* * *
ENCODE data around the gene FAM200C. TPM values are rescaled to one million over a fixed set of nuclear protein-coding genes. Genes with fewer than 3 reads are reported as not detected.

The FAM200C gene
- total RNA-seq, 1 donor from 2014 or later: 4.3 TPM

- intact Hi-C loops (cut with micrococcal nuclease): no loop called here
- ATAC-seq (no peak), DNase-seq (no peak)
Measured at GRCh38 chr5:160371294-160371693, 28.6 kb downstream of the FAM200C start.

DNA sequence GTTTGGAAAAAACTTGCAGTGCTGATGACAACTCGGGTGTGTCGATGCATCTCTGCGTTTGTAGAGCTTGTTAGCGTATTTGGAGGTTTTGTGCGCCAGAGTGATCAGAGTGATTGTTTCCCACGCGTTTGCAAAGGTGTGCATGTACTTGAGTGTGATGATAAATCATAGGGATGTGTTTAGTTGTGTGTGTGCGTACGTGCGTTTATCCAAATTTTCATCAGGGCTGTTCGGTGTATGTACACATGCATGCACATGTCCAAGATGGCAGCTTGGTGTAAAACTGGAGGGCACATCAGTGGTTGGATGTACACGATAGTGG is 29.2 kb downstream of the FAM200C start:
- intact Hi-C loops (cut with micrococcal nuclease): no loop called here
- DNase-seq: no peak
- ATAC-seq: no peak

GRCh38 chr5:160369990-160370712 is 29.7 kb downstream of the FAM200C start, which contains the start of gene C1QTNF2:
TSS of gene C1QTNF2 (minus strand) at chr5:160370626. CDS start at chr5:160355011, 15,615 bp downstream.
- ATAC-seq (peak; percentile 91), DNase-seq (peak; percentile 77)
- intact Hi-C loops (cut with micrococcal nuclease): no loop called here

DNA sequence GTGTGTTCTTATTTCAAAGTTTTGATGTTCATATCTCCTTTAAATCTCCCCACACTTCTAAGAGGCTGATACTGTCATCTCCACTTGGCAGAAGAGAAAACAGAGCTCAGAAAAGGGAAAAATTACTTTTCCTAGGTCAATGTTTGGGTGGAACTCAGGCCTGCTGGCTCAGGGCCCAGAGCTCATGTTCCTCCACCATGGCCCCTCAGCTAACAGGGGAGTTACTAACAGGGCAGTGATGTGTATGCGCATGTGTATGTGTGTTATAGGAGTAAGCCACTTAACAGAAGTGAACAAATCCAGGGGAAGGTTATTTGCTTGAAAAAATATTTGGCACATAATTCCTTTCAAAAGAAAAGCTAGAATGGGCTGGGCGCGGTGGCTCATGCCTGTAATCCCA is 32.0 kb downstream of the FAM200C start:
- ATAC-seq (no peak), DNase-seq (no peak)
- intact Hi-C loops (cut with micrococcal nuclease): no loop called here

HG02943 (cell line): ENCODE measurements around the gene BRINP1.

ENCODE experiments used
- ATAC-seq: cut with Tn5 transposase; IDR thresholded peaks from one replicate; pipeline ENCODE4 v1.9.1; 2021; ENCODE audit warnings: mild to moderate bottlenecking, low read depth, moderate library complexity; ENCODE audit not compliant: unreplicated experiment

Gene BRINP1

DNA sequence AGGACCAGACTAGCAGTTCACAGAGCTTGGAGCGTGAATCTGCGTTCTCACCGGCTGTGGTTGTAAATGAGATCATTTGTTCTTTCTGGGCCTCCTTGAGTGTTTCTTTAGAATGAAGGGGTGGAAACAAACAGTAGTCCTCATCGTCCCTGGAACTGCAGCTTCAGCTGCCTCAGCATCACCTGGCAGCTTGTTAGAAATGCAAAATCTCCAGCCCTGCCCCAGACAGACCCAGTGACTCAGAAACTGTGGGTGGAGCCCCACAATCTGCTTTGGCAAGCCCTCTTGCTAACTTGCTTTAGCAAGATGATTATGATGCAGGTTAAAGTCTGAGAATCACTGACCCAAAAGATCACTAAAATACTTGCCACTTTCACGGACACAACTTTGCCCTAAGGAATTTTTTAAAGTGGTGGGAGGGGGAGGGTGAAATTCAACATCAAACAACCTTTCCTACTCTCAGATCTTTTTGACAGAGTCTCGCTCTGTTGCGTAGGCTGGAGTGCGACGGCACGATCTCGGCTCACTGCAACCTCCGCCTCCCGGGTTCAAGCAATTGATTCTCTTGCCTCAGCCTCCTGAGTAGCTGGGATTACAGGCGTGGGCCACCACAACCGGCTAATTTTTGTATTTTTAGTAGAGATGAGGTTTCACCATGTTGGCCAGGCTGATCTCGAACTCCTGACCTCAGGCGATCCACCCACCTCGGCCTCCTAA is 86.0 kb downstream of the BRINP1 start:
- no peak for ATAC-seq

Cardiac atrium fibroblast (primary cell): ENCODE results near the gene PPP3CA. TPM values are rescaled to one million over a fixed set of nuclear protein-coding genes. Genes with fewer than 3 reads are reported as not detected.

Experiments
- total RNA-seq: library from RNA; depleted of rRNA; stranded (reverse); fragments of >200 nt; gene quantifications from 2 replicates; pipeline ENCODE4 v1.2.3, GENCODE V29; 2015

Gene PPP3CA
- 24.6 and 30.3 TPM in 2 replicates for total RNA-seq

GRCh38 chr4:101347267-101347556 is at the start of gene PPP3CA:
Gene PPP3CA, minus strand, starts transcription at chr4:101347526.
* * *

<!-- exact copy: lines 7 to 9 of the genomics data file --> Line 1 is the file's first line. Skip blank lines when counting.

DNA sequence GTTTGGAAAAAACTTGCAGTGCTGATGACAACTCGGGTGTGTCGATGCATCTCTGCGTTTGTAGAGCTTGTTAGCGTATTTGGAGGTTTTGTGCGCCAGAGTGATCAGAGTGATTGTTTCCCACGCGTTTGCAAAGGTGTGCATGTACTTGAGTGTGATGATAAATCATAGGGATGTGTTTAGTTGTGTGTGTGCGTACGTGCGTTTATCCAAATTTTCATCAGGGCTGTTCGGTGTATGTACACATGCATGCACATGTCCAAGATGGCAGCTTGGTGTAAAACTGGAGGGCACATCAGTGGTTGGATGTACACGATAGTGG is 29.2 kb downstream of the FAM200C start:
- intact Hi-C loops (cut with micrococcal nuclease): no loop called here
- DNase-seq: no peak